Welcome to International Fake Journal Month 2013!

What is IFJM?
Please read the page "What Is IFJM" for details.
Learn the difference between Faux, Fake, and Fake Historical Journals.

2019 IFJM Celebration
IFJM has been suspended indefinitely. Please read the pinned post about this below.

Participants who Post Their Journals
A list of 2018 participants who are posting their fake journals this year will appear near the top of the right side bar of this blog around April 6. Lists of participants who posted their pages in 2010 through 2017 appear lower in the same column. Please pay them a visit and check out their fake journals.

View a Couple of Roz's Past Fake Journals
Roz's 2009 fake journal takes place in an alternate Twin Cites, where disease has killed the human and bird populations. (It ends up being an upbeat tale of friendship.) Watch a video flip through of Roz's 2009 fake journal here.

Read an explanation of Roz's insanely complex 2011 fake journal.

Tips on Keeping a Fake Journal
Click on "tips" in the category cloud.

Remember, "Life's so short, why live only one?"

Saturday, April 30, 2011

Ninteenth Page Spread in Roz's 2011 Fake Journal

Click on the image to view an enlargement.
Above, the ninteenth page spread in my 2011 fake journal created on April 19. (Note: She scanned one of her pigeon sketches and printed it on Infinity watercolor paper using 4 of the 5 to try out color tests with gouache. The images were perforated and glued into the journal before being painted.)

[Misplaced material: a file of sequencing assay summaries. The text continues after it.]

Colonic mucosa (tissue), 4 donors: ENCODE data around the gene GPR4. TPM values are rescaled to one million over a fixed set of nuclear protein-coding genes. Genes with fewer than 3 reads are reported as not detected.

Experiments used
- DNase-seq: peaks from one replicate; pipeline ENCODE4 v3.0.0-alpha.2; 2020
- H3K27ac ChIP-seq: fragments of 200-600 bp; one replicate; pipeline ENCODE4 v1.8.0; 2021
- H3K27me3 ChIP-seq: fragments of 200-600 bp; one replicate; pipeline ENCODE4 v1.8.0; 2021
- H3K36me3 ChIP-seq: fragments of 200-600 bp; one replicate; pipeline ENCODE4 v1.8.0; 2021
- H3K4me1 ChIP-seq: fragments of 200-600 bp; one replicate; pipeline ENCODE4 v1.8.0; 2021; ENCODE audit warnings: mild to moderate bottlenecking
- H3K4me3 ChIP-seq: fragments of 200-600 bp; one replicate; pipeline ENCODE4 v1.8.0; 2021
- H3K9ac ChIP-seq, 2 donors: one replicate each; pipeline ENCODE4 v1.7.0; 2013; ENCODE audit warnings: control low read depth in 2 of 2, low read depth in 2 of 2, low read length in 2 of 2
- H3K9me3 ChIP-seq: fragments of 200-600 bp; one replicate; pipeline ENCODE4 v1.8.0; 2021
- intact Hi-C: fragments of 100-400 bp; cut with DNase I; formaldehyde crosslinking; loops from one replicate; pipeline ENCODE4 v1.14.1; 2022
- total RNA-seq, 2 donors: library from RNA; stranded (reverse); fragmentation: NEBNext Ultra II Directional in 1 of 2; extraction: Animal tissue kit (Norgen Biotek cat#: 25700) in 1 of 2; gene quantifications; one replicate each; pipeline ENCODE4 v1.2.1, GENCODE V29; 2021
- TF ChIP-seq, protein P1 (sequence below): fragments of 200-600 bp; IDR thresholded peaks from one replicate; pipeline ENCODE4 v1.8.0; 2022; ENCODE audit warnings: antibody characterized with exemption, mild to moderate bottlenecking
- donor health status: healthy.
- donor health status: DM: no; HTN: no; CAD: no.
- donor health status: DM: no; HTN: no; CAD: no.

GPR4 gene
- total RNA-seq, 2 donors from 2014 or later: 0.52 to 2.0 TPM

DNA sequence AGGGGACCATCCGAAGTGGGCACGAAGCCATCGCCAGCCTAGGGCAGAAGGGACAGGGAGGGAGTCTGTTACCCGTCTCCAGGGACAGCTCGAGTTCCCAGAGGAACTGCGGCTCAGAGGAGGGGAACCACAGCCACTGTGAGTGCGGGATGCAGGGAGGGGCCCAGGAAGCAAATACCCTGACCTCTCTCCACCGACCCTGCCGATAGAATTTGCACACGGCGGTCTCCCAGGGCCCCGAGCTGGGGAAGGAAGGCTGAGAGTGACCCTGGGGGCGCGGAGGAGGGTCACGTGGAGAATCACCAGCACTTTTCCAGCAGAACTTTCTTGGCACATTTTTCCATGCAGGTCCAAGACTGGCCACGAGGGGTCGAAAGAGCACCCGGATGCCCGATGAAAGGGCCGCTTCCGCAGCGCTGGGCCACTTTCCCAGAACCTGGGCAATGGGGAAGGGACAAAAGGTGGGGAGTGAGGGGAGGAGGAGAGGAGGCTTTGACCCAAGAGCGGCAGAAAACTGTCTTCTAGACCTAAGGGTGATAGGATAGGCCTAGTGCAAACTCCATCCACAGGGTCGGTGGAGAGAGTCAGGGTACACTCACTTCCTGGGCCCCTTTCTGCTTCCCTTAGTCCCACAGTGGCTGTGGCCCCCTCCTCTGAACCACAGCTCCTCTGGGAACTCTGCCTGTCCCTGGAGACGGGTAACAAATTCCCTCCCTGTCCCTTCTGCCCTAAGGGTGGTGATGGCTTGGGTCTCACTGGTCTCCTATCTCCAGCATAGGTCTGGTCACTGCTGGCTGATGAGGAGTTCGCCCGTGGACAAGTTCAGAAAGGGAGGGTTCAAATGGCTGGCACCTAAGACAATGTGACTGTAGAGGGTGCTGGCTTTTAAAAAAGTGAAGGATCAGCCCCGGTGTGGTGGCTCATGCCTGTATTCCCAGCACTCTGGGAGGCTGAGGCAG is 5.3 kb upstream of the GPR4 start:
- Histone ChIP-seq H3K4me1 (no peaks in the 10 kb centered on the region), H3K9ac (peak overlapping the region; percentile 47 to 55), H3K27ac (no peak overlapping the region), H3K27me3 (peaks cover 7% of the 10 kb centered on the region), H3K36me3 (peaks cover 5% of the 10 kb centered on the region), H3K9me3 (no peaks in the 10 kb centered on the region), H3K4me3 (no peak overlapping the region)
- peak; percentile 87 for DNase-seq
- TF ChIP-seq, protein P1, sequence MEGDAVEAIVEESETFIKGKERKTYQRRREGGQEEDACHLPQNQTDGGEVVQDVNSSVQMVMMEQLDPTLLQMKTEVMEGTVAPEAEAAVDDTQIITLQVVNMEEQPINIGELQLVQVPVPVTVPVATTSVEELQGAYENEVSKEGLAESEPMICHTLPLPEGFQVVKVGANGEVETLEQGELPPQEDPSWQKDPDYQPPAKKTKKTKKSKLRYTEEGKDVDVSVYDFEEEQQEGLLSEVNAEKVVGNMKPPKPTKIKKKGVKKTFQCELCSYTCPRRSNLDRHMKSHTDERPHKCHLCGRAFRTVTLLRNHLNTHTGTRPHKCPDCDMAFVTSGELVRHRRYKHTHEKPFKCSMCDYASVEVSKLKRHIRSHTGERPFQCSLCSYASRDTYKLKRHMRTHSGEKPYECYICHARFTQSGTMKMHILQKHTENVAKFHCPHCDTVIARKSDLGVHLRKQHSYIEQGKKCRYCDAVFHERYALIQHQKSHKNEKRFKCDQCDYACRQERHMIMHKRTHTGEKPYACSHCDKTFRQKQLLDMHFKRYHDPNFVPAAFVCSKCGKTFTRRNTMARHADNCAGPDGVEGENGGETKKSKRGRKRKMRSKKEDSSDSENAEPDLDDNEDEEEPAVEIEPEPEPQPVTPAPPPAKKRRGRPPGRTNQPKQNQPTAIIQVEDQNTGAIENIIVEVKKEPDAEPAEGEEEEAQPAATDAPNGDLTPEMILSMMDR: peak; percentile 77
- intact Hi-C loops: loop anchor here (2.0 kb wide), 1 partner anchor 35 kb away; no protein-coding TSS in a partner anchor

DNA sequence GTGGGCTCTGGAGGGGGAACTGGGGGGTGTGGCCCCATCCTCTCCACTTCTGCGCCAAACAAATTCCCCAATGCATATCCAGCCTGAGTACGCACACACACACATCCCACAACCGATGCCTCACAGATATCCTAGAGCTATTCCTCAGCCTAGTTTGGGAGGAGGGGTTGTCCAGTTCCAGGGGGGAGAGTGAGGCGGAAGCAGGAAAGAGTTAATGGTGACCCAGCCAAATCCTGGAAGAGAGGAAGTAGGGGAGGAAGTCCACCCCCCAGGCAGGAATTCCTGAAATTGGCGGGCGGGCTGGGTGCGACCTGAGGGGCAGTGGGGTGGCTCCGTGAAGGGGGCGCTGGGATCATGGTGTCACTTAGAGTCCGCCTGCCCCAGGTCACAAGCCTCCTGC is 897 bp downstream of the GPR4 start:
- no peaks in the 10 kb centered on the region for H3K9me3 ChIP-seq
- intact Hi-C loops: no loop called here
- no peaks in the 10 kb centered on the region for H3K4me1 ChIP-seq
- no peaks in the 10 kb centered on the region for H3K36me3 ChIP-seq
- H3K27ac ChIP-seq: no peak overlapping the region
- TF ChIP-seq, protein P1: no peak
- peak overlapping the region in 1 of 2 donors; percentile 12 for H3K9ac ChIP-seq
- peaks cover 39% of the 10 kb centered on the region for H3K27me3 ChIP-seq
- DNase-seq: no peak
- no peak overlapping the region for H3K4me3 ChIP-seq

The text below the images reads:
April 19, 2011  4:40 p.m.
"When I go looking for a new bird species, I'm searching for a mostly lost authenticity, for the remnants of a world now largely overrun by human beings but still beautifully indifferent to us; to glimpse a rare bird somehow persisting in its life of breeding and feeding is an enduringly transcendent delight." Jonathan Franzen, "Farther Away," New Yorker April 18, 2011

For me I have that transcendent delight when I see an invasive species, like pigeons persisting…adapting to the mess man has made. Sure I would love to see always the rare bird, and to know they will survive…but the invasive species also speaks to the power of adaptability and survival urge of nature. And I can be reminded daily!


freebird said...

I love the design element of bird after bird. I rather admire pigeons for being able to adapt so well to mankind. My grandfather's pigeon would ride on his shoulder as he walked to the trolley stop and then fly home when he boarded. They are very clever birds.

journalrat said...

Freebird, I'm really glad to hear that pigeons are clever as I've thought so, but only had limited time with them (at the State Fair, with friends' birds, that sort of thing). They are one of my favorite birds. It was a little bit of a joke that the first thing I drew when I went to France was of course—a Pigeon!!! (It was on a French Statue of course.)

Melinda Bilecki said...

What a wonderful page spread! I love the quote from Jonathan Franzen. He's one of my very favorite writers. How did you make the perforations??

journalrat said...

Melinda, thanks, I hope you get a chance to read Franzen's article in the New Yorker. It is really well done.

I hold to the old technology—I have a perforator.